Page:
The Souls of Black Folk

Front Cover
Wilder Publications, 2008 - Biography & Autobiography - 116 pages
549 Reviews
William Edward Burghardt Du Bois was an African American civil rights activist, leader, Pan-Africanist, sociologist, educator, historian, writer, editor, poet, and scholar. The importance of his work to the success of the Civil Rights movement cannot be overestimated. "In the course of his long, turbulent career, W. E. B. Du Bois attempted virtually every possible solution to the problem of twentieth-century racism-scholarship, propaganda, integration, national self-determination, human rights, cultural and economic separatism, politics, international communism, expatriation, third world solidarity." -David Levering Lewis The Souls of Black Folk propelled Du Bois to the forefront of the Civil Rights movement when it was first published. This hard hitting masterpiece is part essays, part memoir, and part fiction. More than any other book it brought home just how racist and unjust America could be, and demanded that African Americans be granted access to education and equality.

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Review: The Souls of Black Folk

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Decent read. Du Bois is most certainly eloquent and grand in his description of the state of African Americans during his time. He is a bit too grand, however, and often comes across as a pompous ... Read full review

Review: The Souls of Black Folk

User Review  - Goodreads

An excellent read. I took it as part narrative, part sociology, and part history. Du Bois engages in the racial issues that followed the Civil War. African Americans found themselves free, but lacking ... Read full review

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About the author (2008)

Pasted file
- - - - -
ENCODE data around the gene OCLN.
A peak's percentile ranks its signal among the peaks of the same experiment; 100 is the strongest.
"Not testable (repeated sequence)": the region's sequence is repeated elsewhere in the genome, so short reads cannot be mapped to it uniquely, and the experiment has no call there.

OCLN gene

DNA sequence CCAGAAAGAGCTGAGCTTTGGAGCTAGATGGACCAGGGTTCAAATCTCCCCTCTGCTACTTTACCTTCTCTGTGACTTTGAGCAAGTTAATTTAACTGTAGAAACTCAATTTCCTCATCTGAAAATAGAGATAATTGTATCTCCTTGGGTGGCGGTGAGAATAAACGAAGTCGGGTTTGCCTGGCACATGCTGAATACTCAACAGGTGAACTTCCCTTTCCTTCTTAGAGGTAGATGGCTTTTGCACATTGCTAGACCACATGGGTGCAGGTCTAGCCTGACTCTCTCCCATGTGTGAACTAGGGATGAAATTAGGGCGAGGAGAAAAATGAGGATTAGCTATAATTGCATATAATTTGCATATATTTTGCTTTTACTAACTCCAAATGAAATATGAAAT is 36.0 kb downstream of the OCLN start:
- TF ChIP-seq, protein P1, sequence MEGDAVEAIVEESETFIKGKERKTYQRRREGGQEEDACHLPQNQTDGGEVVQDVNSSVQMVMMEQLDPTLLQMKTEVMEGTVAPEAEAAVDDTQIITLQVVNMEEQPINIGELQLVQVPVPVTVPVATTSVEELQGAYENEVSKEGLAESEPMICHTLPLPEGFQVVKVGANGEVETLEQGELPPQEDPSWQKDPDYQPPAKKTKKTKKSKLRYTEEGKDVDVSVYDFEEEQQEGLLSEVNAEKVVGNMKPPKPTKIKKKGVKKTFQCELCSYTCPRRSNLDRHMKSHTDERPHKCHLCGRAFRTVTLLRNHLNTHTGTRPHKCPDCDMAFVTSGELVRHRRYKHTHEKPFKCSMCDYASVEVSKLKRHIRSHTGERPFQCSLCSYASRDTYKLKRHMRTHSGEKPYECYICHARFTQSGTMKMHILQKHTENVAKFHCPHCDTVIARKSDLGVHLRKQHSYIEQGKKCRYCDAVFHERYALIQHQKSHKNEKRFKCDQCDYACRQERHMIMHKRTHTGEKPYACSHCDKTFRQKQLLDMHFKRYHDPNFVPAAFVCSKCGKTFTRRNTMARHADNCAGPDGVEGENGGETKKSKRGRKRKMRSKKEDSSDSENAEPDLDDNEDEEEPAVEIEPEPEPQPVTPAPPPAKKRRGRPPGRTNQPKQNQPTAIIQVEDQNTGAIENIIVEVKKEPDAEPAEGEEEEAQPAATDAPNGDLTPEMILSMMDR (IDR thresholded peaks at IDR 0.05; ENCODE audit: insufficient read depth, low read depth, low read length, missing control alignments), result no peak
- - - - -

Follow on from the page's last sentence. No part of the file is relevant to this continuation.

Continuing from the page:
Civil rights leader and author, William Edward Burghardt Du Bois was born in Great Barrington, Massachusetts on February 23, 1868. He earned a B.A. from both Harvard and Fisk universities, an M.A. and Ph.D. from Harvard, and studied at the University of Berlin. He taught briefly at Wilberforce University before he came professor of history and economics at Atlanta University in Ohio (1896-1910). There, he wrote The Souls of Black Folk (1903), in which he pointed out that it was up to whites and blacks jointly to solve the problems created by the denial of civil rights to blacks. In 1905, Du Bois became a major figure in the Niagara Movement, a crusading effort to end discrimination. The organization collapsed, but it prepared the way for the founding of the National Association for the Advancement of Colored People (NAACP), in which Du Bois played a major role. In 1910, he became editor of the NAACP magazine, a position he held for more than 20 years. Du Bois returned to Atlanta University in 1932 and tried to implement a plan to make the Negro Land Grant Colleges centers of black power. Atlanta approved of his idea, but later retracted its support. When Du Bois tried to return to NAACP, it rejected him too. Active in several Pan-African Congresses, Du Bois came to know Fwame Nkrumah, the first president of Ghana, and Jono Kenyatta the president of Kenya. In 1961, the same year Du Bois joined the Communist party, Nkrumah invited him to Ghana as a director of an Encyclopedia Africana project. He died there on Aug. 27, 1963, after becoming a citizen of that country.

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